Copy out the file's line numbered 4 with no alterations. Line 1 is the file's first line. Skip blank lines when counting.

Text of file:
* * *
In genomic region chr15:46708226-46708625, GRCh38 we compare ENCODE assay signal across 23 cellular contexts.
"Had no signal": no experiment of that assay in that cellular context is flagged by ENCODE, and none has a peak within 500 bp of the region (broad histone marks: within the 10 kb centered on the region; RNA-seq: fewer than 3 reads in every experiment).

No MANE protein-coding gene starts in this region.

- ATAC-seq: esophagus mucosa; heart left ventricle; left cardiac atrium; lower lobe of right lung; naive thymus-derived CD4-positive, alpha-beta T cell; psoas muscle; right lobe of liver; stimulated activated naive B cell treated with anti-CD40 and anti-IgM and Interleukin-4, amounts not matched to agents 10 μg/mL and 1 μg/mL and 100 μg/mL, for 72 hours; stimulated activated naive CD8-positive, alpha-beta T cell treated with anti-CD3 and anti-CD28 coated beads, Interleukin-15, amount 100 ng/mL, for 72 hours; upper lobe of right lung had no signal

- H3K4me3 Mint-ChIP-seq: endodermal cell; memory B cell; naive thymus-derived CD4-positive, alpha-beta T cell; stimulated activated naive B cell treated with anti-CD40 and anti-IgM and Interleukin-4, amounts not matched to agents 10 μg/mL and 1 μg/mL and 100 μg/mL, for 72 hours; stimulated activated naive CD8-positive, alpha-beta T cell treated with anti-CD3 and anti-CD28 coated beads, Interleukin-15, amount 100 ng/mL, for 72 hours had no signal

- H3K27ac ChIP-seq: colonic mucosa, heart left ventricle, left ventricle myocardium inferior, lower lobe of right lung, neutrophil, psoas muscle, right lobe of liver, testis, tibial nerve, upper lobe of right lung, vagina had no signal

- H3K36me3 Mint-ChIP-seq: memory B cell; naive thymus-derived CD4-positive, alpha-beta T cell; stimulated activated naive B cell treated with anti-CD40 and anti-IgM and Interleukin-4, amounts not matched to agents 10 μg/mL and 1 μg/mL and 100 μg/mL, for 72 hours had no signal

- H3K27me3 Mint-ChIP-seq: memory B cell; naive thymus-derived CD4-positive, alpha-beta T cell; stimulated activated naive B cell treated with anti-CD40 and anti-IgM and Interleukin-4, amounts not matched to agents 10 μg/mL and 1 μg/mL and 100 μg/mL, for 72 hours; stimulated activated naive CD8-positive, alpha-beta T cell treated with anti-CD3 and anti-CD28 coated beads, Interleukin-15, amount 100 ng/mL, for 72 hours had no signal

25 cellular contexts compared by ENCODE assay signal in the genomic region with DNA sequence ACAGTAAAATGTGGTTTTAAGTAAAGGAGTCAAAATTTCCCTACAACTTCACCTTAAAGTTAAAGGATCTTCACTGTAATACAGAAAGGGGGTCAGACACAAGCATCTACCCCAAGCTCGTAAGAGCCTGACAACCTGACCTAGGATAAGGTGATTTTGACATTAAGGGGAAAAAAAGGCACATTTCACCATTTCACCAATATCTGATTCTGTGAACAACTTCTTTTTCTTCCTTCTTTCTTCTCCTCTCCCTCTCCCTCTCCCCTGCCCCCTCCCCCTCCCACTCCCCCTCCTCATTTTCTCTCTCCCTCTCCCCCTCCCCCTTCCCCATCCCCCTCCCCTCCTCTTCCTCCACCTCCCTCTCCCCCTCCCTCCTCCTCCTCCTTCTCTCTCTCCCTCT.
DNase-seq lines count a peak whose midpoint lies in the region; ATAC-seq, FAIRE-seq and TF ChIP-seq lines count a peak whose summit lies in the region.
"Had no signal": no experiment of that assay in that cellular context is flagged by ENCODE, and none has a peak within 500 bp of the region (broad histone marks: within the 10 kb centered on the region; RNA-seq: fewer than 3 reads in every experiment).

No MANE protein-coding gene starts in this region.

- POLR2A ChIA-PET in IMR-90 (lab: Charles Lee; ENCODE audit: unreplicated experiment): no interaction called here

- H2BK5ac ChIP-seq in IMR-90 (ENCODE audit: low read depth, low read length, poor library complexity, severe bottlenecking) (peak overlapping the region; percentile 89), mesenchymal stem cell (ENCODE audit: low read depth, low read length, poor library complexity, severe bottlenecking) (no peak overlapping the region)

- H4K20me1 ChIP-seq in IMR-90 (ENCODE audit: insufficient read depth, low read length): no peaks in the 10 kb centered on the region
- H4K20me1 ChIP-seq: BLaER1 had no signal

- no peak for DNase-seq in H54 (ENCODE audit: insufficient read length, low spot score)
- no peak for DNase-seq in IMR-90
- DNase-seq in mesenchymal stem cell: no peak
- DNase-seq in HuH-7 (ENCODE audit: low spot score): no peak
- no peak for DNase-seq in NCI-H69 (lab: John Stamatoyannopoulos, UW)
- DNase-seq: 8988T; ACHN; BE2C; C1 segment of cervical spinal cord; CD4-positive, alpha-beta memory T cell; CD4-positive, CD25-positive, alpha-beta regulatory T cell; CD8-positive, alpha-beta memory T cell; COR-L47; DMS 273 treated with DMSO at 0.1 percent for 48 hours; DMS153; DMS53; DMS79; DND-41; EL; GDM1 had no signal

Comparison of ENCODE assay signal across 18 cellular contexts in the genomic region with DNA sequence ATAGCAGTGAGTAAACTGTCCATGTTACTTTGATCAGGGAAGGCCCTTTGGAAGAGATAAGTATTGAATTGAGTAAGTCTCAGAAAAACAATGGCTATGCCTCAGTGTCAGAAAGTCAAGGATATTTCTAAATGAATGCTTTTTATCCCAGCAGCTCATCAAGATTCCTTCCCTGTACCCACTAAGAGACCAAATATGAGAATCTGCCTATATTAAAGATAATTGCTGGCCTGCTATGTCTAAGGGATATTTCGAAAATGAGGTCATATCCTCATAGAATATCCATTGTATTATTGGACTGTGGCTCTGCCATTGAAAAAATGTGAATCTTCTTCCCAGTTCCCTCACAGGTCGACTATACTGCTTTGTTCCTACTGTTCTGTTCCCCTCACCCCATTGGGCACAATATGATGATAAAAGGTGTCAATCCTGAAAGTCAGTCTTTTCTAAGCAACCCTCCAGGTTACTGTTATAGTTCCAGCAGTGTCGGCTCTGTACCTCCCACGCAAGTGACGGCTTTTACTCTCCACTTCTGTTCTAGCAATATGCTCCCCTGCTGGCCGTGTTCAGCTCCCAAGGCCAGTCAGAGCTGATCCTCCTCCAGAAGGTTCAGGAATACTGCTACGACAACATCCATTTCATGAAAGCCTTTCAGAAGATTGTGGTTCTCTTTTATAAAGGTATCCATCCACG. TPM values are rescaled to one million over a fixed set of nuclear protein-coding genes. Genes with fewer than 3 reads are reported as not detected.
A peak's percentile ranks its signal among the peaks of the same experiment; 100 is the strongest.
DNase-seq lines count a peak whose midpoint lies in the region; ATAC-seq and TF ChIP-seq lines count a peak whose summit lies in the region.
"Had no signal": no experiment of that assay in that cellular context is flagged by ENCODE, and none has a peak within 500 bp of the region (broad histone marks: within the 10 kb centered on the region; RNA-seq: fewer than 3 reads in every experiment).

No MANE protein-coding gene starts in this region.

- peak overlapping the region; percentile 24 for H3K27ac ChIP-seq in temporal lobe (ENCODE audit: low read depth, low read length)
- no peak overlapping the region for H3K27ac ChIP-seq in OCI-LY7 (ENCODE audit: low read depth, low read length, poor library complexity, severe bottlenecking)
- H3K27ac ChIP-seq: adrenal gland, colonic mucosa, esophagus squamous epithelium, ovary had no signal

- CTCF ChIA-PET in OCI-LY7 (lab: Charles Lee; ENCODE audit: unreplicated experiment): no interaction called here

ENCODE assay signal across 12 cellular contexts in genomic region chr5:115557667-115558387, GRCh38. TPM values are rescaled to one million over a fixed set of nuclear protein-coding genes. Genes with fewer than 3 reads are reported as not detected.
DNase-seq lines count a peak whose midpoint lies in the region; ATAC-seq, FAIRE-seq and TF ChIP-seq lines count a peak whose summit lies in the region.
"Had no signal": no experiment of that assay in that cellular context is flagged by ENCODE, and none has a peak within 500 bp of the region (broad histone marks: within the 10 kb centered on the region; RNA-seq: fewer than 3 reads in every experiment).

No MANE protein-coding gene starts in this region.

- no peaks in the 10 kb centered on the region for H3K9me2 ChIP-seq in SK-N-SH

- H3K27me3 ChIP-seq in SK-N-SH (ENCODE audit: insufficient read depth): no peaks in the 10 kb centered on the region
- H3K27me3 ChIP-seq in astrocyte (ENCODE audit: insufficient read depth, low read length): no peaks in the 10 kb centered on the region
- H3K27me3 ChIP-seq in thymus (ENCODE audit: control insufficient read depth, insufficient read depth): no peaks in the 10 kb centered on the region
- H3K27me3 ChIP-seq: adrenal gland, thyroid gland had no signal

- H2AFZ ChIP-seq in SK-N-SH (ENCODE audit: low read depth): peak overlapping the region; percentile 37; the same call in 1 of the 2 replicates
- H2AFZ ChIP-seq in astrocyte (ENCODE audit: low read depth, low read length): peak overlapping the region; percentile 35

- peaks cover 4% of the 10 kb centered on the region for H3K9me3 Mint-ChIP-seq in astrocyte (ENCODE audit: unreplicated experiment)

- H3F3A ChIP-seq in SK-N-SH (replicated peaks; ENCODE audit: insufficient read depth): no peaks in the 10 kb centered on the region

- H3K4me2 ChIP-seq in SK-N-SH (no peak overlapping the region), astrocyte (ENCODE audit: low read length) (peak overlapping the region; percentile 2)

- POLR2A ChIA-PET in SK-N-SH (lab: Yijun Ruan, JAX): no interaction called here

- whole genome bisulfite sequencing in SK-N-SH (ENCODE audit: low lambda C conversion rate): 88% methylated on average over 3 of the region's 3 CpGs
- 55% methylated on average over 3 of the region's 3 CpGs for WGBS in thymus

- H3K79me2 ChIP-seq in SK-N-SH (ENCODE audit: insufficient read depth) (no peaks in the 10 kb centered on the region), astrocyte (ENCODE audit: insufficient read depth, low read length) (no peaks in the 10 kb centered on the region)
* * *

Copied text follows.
- ATAC-seq: esophagus mucosa; heart left ventricle; left cardiac atrium; lower lobe of right lung; naive thymus-derived CD4-positive, alpha-beta T cell; psoas muscle; right lobe of liver; stimulated activated naive B cell treated with anti-CD40 and anti-IgM and Interleukin-4, amounts not matched to agents 10 μg/mL and 1 μg/mL and 100 μg/mL, for 72 hours; stimulated activated naive CD8-positive, alpha-beta T cell treated with anti-CD3 and anti-CD28 coated beads, Interleukin-15, amount 100 ng/mL, for 72 hours; upper lobe of right lung had no signal